NUMBER: 220276

RANK: Sergeant

UNIT: 178 Squadron RAF



OCCUPATION: Factory Worker

STATUS: Killed in Action


WHERE BURIED: Choloy Military Cemetery, France

MEDALS: 1939-45 Star, Italy Star, Africa Star, War Medal, Defence Medal

Photo of Sgt. M. Charlish

Maclolm Charlish was born in 1925 at Bedale and was the son of Frederick and Margaret Charlish. After attending the local junior school in Bedale, Malcolm passed the scholarship to attend the Grammar School at Northallerton. In 1943 he volunteered for the RAF and was accepted for aircrew training. Malcolm qualified as a Flight Engineer and was posted No 178 Liberator Squadron of Bomber Command, based El Adem in Libya. Another Northallerton Old Boy, Peter Bissett, was already a pilot of this squadron.

As the flight engineer, Malcolm's duties were to monitor the engines, the fuel consumption and assist the pilot with the general flying of the aircraft by the use of trim controls and instrument settings. The squadron didn't stay long at El Adem before they were sent to Celone in southern Italy. This airfield was also known as Foggia No 1, San Nicola or Capelli. From there the squadron was destined to attack the oilfields of Rumania, dropping supplies to Tito's army and attacking the industrial heart of Germany.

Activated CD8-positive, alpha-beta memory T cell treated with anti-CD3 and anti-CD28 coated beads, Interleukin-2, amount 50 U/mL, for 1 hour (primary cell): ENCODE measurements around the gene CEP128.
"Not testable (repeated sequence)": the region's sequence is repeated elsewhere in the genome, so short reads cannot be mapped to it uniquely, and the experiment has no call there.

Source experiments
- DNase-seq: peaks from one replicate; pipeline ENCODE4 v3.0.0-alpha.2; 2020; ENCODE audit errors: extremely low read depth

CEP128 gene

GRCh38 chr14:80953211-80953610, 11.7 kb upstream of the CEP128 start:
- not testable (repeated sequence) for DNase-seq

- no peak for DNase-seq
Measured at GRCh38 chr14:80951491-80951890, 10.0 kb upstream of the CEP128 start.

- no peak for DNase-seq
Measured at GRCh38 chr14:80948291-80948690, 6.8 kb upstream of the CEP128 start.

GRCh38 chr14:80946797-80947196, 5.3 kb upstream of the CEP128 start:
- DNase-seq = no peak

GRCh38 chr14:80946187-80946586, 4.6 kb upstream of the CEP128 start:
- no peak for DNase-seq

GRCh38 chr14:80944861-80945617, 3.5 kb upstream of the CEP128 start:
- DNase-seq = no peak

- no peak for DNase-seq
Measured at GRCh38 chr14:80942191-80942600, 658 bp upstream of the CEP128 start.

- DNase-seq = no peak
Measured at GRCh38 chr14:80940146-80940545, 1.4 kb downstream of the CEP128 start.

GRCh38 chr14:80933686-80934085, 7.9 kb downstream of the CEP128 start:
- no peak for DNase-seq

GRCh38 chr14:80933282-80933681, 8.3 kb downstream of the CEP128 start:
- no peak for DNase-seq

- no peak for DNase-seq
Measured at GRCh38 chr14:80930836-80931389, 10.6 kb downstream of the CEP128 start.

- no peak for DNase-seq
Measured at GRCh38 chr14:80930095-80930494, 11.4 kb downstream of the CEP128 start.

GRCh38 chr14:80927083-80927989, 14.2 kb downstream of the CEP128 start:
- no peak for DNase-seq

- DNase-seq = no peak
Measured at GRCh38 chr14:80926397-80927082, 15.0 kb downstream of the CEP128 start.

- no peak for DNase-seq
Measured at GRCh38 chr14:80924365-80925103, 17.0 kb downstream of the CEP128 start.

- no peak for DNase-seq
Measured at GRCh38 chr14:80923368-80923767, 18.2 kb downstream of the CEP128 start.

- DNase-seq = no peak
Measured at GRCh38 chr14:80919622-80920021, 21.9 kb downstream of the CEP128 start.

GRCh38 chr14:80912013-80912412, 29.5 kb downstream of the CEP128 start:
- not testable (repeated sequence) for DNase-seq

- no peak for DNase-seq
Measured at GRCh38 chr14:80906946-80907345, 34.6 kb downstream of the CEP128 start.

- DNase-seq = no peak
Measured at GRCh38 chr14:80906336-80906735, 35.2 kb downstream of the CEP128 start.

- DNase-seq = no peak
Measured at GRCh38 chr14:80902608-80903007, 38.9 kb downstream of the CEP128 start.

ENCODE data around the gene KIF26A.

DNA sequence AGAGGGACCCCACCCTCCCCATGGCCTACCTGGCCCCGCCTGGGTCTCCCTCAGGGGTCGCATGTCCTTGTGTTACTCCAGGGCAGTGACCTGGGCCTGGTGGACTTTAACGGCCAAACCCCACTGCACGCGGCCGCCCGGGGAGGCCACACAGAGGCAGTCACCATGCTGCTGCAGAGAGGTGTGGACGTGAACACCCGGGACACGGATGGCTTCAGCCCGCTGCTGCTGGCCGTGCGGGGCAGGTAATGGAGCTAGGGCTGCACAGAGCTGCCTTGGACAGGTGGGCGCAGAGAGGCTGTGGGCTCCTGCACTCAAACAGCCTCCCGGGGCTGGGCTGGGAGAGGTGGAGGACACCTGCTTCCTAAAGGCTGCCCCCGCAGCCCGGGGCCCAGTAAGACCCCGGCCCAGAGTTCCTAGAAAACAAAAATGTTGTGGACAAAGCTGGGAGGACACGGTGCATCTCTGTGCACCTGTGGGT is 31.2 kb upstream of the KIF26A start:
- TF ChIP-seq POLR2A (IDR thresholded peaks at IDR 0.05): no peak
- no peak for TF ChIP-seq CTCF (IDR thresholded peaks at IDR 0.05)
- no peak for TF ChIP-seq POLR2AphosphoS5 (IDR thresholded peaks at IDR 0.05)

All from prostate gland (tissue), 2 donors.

On the night of 13th June 1944, No 178 Squadron was part of a force of bombers detailed to attack the main railway station of Munich. The city of Munich was a communications and control centre for the German army. Like many German cities, it was heavily defended by fighters and flak guns. The bomber that Malcolm was flying in, Liberator EW 277, was shot down and he was one of five crewmen to perish. The five were initially buried in Furstenfeldbruck in southern Germany. Later the they were, mistakenly, removed by the Americans and buried in France. When the error was discovered they were reinterred into a collective grave.

Malcolm Charlish now lies buried in the Choloy Commonwealth War Grave Cemetery in the Meurthe-et Moselle Region of France. This is the same cemetery that F/O Arthur Stafford of Romanby, who flew with No 101 Squadron, lies buried. Malcolm is also remembered in St. Clement Danes London, the Central Church of the Royal Air Force, the Bedale War Memorial and on the Northallerton Grammar School Memorial Plaque.

Malcolm was aged 19 years.